World Sea Turtle Day!

Today is World Sea Turtle Day! In celebration, we share some images from Special Collections & Archives’ copy of Louis Agassiz’s Contributions to the natural history of the United States of America Volume II Part III, “Embryology of the turtle.”

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The image above includes one of the sea turtles native to the United States, the loggerhead sea turtle (no. 13-32), as well as several freshwater softshell turtles (no. 1-7), a painted turtle (no. 8-9), and a musk turtle (no. 10-12). Several illustrators worked with Agassiz on “Embryology of the turtle:” Jacques Burkhardt, Henry James Clark, and Auguste Sonrel.

While Agassiz’s legacy includes endorsement of the theory of polygenism, a form of scientific racism, in his early career he was a well recognized biologist and geologist. The four volumes of Contributions to the Natural History of the United States of America were published from 1857-1862 and detail the zoology of American turtles and jellyfish. The compendium was meant to eventually include ten volumes but was never finished.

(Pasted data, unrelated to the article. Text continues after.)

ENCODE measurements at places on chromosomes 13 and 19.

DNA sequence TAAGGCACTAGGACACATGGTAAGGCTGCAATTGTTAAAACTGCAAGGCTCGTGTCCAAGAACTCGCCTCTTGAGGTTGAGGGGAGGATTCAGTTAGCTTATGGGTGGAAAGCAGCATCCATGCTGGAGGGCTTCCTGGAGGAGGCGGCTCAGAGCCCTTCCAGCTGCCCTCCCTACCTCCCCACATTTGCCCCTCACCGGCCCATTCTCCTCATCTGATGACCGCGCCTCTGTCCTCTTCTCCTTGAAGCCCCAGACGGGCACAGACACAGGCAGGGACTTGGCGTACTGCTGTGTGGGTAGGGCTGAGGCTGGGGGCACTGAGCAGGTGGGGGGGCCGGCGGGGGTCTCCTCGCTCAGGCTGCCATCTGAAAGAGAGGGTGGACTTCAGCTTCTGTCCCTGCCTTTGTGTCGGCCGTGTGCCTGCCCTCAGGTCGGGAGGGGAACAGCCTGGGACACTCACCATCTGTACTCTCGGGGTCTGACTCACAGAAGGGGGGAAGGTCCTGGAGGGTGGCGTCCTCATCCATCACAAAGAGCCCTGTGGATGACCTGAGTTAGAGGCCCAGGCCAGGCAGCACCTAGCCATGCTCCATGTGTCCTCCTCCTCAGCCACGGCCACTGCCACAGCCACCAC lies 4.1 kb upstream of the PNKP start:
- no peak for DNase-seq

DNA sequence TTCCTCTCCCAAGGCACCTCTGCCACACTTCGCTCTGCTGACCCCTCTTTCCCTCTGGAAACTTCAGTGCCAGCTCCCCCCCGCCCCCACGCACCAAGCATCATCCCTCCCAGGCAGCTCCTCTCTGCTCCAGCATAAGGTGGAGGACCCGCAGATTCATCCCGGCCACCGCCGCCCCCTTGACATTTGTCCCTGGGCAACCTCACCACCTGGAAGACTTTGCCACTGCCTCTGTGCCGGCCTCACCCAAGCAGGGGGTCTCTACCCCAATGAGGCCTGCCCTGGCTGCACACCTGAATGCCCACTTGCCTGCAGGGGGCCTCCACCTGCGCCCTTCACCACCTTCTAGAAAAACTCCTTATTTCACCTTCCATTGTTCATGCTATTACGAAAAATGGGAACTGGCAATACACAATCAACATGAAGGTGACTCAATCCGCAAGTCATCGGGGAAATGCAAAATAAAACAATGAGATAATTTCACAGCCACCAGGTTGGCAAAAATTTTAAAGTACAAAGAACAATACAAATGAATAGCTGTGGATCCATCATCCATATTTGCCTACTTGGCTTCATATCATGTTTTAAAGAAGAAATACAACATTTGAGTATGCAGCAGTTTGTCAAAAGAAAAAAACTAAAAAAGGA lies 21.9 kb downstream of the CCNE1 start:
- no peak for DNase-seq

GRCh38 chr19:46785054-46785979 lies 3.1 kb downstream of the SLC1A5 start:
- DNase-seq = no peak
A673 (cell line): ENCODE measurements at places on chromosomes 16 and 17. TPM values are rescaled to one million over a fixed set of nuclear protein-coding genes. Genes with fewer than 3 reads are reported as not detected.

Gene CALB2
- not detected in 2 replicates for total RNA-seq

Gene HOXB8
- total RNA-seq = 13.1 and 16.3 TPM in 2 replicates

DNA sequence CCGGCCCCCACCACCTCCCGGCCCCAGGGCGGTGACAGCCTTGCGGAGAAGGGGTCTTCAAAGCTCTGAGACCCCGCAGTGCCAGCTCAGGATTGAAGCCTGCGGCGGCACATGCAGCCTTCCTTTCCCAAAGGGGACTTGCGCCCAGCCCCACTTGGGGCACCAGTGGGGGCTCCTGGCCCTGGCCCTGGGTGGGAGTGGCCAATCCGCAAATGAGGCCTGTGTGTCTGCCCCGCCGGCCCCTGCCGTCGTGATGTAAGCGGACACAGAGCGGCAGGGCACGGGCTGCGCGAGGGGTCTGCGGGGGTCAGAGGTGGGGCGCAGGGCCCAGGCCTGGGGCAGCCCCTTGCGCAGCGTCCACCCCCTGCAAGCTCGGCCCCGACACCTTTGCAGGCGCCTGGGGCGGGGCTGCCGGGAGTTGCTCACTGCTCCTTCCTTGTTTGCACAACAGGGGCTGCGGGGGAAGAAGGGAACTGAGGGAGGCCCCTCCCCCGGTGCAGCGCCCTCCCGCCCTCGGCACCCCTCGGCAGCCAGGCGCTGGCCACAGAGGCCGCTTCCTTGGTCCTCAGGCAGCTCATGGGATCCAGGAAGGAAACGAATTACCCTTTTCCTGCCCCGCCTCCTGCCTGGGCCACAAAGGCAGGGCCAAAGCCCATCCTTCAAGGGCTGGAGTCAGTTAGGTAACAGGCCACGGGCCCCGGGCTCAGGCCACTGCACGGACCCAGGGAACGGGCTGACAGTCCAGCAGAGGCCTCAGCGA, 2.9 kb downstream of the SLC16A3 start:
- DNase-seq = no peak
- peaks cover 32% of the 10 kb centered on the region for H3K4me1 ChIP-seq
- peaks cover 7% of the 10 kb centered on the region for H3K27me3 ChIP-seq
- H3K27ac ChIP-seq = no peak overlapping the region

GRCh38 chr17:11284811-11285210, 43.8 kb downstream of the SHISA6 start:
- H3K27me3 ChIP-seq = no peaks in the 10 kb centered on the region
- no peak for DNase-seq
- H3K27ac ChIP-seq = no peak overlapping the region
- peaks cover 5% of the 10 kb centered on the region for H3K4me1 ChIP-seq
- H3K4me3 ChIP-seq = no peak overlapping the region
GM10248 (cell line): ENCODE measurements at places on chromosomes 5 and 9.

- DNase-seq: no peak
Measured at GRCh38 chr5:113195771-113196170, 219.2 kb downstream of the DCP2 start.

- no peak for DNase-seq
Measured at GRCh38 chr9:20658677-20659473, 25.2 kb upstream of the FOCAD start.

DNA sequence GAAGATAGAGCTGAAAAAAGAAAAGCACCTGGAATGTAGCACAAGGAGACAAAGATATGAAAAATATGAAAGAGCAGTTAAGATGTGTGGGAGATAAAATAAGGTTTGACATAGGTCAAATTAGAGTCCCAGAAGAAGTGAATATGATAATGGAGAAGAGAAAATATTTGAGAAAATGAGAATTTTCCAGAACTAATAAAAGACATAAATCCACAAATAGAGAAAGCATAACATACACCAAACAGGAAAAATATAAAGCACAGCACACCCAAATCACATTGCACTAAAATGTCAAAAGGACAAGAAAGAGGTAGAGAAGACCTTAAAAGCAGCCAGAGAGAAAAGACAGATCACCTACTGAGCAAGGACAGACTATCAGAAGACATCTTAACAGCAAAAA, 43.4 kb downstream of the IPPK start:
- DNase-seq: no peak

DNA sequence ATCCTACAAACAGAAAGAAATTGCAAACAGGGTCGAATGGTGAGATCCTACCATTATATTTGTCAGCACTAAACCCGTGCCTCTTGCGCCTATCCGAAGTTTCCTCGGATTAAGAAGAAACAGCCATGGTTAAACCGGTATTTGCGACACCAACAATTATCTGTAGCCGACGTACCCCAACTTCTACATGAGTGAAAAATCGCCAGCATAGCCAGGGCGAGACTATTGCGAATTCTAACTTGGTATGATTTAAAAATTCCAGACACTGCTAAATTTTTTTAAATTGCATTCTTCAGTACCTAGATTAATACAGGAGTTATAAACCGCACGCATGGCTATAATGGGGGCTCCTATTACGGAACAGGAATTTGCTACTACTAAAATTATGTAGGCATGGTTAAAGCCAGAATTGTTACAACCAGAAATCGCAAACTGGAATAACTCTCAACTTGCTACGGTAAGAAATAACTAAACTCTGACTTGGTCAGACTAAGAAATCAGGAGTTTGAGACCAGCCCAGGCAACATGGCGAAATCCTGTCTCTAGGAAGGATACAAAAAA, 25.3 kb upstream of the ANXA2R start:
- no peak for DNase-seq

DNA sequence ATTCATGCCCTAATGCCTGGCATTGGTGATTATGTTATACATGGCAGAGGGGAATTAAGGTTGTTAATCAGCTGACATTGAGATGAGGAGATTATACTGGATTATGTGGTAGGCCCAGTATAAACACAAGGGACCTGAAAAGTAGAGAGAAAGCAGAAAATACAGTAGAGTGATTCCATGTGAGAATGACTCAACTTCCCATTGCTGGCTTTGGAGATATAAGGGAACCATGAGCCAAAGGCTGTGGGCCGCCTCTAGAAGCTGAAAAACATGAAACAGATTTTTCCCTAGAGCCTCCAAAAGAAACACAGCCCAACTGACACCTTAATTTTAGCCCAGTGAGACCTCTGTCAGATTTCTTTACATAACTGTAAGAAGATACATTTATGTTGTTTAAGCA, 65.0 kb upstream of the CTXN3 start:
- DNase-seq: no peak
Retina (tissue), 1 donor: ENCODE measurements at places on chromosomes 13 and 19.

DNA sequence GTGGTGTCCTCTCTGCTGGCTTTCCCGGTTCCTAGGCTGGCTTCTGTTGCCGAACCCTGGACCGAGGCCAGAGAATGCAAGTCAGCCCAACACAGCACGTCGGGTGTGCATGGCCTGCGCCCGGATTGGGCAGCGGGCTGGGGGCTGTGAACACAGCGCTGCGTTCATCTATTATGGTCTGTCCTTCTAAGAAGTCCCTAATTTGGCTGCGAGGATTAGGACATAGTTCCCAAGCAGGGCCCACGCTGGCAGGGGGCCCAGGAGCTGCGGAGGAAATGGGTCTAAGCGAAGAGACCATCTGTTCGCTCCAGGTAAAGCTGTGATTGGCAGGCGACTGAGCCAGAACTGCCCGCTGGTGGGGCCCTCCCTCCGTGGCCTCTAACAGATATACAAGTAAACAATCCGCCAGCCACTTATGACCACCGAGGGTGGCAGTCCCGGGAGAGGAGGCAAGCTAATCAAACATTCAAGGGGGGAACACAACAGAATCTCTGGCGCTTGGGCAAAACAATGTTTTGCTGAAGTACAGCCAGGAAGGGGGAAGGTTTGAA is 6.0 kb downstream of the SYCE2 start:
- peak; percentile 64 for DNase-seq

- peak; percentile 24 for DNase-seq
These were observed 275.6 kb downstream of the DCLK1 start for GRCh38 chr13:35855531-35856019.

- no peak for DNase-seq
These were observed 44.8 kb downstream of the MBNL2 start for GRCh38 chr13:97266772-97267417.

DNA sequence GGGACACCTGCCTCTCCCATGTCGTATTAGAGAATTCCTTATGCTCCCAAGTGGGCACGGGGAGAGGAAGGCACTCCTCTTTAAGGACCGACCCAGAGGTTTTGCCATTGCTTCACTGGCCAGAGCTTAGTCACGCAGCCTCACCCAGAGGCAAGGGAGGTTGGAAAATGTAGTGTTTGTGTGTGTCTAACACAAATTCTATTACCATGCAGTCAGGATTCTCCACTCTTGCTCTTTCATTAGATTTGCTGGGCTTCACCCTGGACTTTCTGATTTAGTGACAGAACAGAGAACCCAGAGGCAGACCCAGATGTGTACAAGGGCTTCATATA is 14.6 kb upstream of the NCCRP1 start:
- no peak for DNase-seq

Below are more images from “Embryology of the turtle” of both freshwater turtles and their eggs and embryos.

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Additional images from Contributions to the natural history of the United States of America can be found in the fully digitized volumes in HathiTrust and in a digital exhibit from the Gould Library at Carleton College, or come view the volume in person in the Booth-Bricker Reading Room on the third floor of the library.

Happy day, world sea turtles! Do you like turtles?

Letters from Iceland

It’s summer–what are your vacation plans? Perhaps a trip to chilly Iceland? For travel tips, look no further than W.H. Auden’s Letters From Iceland, previously detailed on the blog here.

Bon voyage!